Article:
Similar to the crisis existing in flesh production, the condition of the food grains production is equally worrying. Despite being the second-largest producer of wheat in the world, it has been aggregating wheat from all across the world throughout the first half of 2020. China also had to make its largest-ever corn procurement from the US. It is noteworthy that China is also the second-largest corn producer country in the world. 

Not only corn, but China is also planning to seal a major deal to procure soybeans as the demand for soybean rose to a two-year high demand in the current week. China needs soybeans for its domestic population as well as to feed the pigs. Though conspiracy theorists are arguing about the ‘fishy’ nature of deals with the US, yet it would be apt to say that the real reason behind such deals lies in China’s ever-growing food crisis. 

The back-breaking food crisis has compelled China to turn to its arch-rival US and it plans to further procure more food items in large quantities from it. China is importing everything from foodgrains to meat, to seafood. China has lately come to realise that its 'Lone Wolf’ policy won't take it towards progress as it is impossible to live isolated in an increasingly globalised and connected world defined by mutual interdependence. 

Besides poor food production, the sufferings of China could also be attributed to a group of other factors consisting of population explosion, economic slowdown, and efforts of building a capitalist society based on maximalist consumption.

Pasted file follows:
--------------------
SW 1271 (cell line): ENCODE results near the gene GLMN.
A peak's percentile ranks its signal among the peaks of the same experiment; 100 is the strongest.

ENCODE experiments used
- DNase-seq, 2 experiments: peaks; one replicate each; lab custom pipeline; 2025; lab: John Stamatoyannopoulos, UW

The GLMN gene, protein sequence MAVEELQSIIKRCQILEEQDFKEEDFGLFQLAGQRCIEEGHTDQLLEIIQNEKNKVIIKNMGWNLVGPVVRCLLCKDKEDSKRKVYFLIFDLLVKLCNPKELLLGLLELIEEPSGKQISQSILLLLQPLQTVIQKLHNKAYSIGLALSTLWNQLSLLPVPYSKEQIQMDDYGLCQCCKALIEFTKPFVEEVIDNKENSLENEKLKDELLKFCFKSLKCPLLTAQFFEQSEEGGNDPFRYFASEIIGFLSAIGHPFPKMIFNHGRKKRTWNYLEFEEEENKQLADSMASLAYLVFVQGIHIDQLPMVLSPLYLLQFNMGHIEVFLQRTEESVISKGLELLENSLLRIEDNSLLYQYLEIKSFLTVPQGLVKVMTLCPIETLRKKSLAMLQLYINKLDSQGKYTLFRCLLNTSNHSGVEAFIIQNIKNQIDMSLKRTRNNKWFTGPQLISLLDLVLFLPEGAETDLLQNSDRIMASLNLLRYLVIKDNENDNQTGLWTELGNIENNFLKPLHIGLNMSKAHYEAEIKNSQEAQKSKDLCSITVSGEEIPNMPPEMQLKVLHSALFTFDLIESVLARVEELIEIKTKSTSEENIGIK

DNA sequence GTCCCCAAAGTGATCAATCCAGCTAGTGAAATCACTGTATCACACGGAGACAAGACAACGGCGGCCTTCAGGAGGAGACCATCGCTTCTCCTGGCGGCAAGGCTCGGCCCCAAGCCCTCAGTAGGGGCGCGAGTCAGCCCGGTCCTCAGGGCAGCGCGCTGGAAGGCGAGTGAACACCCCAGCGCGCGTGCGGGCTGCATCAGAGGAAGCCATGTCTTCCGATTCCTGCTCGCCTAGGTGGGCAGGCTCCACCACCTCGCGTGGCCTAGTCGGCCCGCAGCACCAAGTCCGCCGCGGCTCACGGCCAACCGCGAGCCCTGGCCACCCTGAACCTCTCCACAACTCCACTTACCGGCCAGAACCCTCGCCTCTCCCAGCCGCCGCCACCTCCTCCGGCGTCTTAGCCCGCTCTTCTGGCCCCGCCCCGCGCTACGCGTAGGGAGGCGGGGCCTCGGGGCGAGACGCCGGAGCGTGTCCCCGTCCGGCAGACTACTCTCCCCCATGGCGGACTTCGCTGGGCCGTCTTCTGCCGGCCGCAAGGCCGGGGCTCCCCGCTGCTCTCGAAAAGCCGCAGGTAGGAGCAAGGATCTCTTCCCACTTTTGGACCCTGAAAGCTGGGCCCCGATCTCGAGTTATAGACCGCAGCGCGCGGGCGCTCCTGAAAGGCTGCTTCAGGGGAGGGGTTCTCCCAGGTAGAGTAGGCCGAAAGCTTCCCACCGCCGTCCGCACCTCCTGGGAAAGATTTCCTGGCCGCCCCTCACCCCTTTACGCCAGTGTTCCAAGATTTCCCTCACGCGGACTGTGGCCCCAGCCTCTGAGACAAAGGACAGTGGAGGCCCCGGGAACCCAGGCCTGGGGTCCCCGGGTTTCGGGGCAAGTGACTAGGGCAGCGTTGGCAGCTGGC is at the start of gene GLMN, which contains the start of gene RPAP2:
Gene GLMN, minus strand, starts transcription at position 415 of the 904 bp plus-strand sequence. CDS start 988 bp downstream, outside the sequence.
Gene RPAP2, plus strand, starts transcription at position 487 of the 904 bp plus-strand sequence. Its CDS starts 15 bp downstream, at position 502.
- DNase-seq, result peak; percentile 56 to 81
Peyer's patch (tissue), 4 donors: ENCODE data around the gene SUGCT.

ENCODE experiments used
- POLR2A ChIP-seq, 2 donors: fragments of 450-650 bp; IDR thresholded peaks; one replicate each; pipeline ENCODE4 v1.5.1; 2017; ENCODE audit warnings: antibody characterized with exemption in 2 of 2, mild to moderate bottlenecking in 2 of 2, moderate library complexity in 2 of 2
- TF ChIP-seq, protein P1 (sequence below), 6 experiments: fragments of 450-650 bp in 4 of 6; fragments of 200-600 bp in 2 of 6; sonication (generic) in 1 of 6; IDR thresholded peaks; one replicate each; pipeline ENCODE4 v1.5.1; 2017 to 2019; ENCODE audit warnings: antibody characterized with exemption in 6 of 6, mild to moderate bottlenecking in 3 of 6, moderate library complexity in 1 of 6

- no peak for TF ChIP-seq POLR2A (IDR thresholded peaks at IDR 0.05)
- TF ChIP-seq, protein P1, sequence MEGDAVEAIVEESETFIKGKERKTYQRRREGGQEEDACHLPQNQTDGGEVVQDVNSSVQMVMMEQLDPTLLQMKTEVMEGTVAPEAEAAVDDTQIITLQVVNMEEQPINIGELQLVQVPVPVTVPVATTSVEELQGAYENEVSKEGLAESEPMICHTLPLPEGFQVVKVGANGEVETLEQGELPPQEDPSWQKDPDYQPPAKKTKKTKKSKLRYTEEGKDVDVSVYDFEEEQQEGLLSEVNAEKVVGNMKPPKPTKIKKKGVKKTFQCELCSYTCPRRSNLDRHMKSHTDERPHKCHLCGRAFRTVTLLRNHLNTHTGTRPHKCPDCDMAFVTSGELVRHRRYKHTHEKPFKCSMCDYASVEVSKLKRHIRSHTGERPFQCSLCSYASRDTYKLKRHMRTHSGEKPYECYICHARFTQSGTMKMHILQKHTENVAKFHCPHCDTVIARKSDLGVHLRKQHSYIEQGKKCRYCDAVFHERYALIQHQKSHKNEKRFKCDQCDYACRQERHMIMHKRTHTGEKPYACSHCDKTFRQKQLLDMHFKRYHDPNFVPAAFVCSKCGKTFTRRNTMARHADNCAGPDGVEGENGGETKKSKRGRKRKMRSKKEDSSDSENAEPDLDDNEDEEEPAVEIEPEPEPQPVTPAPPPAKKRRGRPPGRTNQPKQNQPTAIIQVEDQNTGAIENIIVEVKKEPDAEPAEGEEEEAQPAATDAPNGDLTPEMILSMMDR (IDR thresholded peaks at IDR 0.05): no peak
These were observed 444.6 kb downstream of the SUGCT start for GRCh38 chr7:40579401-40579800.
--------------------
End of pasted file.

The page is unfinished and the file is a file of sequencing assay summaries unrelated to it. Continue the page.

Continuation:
However, the current food crisis is not instantaneous and has built over several existing factors. The crisis began to germinate as early as 2017. According to a report of Chinascope - a news portal dedicated to information and research on China, “the national summer grain production data that the National Bureau of Statistics released showed that the total summer grain production was 138.72 million tons in 2018, down by 3.0% or 3.06 million tons from 2017. The Committee of the Market Early Warning Experts of the Ministry of Agriculture and Rural Affairs released an analysis of the supply and demand situation as to China’s agricultural products in August 2018.” 

Hence, the arguments of the trend being a nascent development in China are absolutely unsubstantiated and the reason behind the current crisis is the failure of policy decisions of the Chinese Government. The Hawkish attempts to procure food and censoring the media reflects a lack of confidence in China's authoritarian regime and highlights the need for the CCP to rethink its policies. 

American jurist Potter Steward once argued, “censorship reflects society’s lack of confidence in itself. It is a hallmark of an authoritarian regime.” In an increasingly liberal world and open societies, a couple of countries yet resort to censorship to curb dissent and channelise the narrative according to the wishes of the regime. China is one country that practices a regressive and extreme form of censorship.